Belgian Brewmasters Dinner at Craft Beer Market

Restaurant trends come and go but a couple of current trends that I am really ecstatic about are the gastro pubs and craft micro breweries that are popping up here in Calgary.  Places like National (two locations; one on 17th, the other on 10th), Beer Revolution (Beltline), Wurst (now closed for post flood renovations), and Craft Beer Market on 10th serve some mighty fine and enlightened pub food to go with their extensive world and local beer selections.   Brew pubs that craft their own local beers such as Brewsters, Big Rock,  Wild Rose and Village Brewery are also busy with hungry beer drinkers, cowboys, and hipsters who want to remain hydrated and support local businesses.

It’s no secret that I love beer. I’ve recently started another blog (because I don’t have anything else to do) based solely on my beer experiences. Hops ‘n’ Bubbles makes no promises about pretty pictures or legible write ups. I started it as a convenience to myself, a gift so that I may remember (or in some cases partially remember) my beer experiences. Sometimes, as in this case, I will add the same food/beer related post to both blogs.

On our recent trip to Europe, hubby and I had a brilliant opportunity to immerse ourselves in the Belgian beer culture but I’m afraid we failed miserably. Trying eight out of the hundreds of options available is simply not much of an effort.  When I heard that Craft Beer Market was holding a Belgian Brewmasters Dinner featuring an assortment of Belgian brews paired with delicious food, I just couldn’t pass up the opportunity. The added lure of winning a trip for two to Belgium was also a factor in my eagerness to buy tickets.   We’ll just say hubby didn’t have to be forced to go either.  I had been wanting to visit Craft Beer Market for a long time and when hubby told me he went there for lunch with a client last month I really flipped out! He did manage to calm me down when he mentioned they have Delerium Tremens on tap.

We arrived at Craft Beer Market quite early and were seated at a family style table for eight next to a young couple. The tables were set with the menus for the evening, cutlery, beer coasters, and a keepsake Stellas Artois glass that we were to bring home.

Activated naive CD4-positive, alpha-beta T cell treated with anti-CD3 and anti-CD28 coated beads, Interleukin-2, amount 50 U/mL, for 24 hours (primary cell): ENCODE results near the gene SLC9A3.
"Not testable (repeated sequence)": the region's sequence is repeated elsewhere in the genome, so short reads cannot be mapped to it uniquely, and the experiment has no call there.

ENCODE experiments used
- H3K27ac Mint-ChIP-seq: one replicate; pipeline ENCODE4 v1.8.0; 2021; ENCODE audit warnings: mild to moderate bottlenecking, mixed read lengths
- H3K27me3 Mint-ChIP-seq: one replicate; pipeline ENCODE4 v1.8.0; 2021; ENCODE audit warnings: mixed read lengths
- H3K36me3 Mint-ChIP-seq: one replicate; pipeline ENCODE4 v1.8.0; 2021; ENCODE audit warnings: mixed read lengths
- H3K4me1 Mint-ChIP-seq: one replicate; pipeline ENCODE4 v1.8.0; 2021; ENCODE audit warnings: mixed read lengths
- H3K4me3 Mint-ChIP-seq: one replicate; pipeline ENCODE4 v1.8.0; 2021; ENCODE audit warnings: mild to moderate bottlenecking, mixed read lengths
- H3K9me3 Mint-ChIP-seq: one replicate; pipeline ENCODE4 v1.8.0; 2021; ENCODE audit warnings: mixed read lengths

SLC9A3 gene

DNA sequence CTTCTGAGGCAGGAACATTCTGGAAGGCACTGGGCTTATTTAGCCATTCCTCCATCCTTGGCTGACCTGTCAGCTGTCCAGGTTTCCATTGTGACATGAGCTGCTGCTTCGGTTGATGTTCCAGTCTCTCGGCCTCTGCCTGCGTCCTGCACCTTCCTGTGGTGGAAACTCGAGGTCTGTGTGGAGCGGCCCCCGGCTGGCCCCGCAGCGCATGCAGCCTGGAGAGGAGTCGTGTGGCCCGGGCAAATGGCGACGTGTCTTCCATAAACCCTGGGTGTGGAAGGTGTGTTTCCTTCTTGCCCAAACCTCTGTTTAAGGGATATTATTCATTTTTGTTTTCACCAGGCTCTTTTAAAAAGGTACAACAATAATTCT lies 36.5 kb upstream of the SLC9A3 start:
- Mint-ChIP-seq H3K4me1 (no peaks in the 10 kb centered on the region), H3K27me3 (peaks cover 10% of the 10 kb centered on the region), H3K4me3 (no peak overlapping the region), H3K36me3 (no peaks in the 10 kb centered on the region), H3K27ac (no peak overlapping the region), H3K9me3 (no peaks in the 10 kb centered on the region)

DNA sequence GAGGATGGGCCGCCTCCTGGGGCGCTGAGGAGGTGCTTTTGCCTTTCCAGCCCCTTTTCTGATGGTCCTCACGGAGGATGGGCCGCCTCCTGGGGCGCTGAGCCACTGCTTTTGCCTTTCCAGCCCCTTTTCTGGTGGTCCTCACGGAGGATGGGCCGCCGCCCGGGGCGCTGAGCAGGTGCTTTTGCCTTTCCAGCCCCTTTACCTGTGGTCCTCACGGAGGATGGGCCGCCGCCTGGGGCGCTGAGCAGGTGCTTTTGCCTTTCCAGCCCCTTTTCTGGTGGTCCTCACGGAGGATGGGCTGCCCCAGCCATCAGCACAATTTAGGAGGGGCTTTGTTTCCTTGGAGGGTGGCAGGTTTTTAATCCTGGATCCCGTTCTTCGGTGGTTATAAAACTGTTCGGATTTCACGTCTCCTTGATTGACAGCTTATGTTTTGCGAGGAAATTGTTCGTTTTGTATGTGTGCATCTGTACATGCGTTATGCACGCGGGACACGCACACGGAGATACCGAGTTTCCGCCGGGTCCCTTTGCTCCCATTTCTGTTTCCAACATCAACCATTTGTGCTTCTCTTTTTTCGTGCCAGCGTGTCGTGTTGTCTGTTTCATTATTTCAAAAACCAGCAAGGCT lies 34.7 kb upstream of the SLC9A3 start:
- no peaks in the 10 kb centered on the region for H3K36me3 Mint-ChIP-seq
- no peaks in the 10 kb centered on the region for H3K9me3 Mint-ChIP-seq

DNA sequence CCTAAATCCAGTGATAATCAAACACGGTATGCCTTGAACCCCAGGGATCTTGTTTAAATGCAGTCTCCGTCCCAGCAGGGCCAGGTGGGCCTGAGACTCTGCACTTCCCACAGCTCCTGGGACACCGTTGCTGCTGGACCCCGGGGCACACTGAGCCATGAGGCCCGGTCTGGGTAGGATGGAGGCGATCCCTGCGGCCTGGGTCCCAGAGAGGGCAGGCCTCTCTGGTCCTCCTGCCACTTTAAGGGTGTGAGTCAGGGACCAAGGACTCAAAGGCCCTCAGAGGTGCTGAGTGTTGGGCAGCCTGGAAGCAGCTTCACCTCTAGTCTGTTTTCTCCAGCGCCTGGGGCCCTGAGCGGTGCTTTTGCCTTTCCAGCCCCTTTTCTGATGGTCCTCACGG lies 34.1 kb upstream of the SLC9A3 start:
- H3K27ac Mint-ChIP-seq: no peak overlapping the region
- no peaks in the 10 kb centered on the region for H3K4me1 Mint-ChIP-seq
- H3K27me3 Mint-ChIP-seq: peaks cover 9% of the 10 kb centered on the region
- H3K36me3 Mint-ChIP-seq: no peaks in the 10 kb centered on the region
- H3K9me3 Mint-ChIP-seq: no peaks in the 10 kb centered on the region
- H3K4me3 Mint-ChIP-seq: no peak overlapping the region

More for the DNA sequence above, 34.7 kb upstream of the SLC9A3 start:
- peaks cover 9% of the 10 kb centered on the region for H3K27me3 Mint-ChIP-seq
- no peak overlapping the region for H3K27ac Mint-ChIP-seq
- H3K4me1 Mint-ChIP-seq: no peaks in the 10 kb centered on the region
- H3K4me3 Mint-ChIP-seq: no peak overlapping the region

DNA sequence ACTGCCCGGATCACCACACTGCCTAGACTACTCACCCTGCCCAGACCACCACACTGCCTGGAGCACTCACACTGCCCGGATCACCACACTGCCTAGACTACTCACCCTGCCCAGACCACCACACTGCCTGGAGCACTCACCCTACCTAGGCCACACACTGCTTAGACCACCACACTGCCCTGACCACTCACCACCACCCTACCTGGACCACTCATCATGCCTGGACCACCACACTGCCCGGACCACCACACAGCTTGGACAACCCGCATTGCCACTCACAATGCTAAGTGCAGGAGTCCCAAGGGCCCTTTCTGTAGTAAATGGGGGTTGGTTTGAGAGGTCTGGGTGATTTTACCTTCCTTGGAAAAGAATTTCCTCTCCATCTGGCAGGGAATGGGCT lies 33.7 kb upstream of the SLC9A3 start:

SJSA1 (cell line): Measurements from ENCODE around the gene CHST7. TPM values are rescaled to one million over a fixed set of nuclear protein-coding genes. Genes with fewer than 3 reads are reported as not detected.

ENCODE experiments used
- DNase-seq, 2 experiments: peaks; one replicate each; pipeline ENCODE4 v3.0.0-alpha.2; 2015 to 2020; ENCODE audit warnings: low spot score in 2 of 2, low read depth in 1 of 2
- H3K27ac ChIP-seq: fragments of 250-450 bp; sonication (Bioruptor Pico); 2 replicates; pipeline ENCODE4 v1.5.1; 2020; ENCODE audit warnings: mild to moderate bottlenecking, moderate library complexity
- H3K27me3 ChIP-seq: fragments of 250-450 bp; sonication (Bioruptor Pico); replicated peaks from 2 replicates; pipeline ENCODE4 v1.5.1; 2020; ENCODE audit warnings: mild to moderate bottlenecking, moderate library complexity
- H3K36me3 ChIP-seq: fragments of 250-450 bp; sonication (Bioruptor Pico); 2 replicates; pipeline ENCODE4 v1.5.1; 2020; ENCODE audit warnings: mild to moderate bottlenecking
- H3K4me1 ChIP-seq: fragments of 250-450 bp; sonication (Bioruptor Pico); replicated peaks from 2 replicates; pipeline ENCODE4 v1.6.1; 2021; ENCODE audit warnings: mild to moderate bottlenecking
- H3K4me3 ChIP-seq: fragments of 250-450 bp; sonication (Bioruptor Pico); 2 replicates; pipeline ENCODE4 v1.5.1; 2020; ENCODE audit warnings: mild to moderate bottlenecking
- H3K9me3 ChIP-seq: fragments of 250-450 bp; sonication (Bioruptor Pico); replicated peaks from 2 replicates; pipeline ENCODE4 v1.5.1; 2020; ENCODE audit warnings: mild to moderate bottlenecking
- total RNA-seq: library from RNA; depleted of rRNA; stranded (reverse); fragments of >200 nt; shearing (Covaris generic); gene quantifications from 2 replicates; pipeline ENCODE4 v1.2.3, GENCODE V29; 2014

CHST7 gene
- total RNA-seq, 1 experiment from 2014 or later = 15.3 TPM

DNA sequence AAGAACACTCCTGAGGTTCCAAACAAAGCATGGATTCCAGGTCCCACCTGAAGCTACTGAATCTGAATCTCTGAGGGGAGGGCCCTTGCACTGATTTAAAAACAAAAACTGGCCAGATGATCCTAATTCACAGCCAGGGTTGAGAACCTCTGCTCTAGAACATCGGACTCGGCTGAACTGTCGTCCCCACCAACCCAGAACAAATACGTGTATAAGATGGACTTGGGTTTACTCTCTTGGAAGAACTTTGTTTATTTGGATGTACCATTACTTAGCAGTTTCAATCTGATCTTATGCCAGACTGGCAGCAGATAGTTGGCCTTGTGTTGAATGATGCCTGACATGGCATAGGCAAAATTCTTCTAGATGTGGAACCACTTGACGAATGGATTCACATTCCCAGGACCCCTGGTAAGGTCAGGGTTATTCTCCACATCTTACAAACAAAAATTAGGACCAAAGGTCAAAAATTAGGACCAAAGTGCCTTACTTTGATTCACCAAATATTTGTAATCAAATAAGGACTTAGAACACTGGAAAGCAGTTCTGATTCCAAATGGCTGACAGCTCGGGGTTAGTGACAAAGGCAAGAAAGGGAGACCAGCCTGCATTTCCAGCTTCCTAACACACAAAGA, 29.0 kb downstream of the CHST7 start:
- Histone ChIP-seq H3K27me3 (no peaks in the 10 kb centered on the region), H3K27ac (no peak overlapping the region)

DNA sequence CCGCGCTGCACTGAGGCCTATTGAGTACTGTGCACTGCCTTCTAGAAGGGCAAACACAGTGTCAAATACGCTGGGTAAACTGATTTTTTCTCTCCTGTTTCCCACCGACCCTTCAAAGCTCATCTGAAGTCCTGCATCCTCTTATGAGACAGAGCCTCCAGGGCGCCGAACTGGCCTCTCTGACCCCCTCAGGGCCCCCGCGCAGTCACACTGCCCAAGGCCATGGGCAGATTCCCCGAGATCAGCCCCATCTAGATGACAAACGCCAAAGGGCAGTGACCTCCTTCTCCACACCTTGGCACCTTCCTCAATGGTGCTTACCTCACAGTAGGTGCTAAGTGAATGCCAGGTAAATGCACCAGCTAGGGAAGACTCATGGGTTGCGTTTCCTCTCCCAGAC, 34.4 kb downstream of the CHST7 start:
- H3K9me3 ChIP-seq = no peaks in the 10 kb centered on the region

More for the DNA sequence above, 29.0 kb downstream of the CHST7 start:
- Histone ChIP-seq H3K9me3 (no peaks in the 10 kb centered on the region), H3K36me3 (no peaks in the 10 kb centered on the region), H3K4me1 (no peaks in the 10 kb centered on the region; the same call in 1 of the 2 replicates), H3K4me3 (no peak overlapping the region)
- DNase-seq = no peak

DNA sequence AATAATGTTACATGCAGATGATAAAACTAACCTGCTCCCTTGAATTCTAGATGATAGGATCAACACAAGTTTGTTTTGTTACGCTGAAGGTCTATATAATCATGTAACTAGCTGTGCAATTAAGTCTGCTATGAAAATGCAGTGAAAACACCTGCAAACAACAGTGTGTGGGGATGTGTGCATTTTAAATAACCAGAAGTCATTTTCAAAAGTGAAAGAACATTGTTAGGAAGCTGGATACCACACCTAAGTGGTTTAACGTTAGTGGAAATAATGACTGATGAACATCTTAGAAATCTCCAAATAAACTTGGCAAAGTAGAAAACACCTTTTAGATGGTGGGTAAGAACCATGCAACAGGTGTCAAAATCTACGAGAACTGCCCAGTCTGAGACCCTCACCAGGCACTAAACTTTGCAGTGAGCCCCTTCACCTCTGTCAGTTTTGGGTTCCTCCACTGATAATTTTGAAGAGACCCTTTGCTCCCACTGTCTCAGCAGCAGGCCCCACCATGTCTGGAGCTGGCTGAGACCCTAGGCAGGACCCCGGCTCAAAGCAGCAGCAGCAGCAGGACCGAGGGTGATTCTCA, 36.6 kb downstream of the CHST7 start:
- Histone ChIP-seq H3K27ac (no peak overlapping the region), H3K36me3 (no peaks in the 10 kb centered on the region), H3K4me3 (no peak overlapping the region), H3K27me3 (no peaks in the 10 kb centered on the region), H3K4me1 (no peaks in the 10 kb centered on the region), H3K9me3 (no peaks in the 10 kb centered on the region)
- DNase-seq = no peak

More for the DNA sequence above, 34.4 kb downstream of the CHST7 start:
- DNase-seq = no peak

The set menu created by Chef Eric Mah (new executive chef at Craft Beer Market Calgary) was designed specifically to either pair with or be complimented by the recommended Belgian beer. With one exception. Our table companions and I wondered why the first beer we were to try happened to be from Germany. It was an odd start to a Belgian beer themed evening.  The Hasseröder Pilsner style beer was light in body, colour, carbonation, and taste except for that bitter little kick it had. It was paired really well with our first nibble,  the Bone Marrow Cigarillo, as it cut the very rich ‘spring roll’ filled with marrow and herbs. Despite having some reservations about trying bone marrow for the first time I was pleasantly surprised. I found the seasoning (and oddly enough the texture as well) to be very similar to what you would find in traditional turkey dressing…perhaps a bit of sage?

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With each course and pairing we relaxed a bit and got to know our fellow dinner companions Vanessa and Scott. Scott had also been to Belgium and was most looking forward to the deconstructed waterzooi course and the Leffe Blonde beer.

I regret to say that we all were a bit let down by the next course, a honey roasted belgian endive with wild boar bacon salad served with Hoegaarden. We all agreed that what the salad needed was a lot more endive and much less ‘greenery’…and I secretly wished for larger chunks of bacon and some fried potatoes. I am currently on a really big ‘unfiltered’ beer kick which started with a bottle of La Trappe I had in Belgium. I love the yeasty, toothiness that an unfiltered beer has. Yeah. I guess in a way it went really well with the grilled endive which also has a very toothy feel. As well, there were hints of citrus in both the salad and the Hogaarden.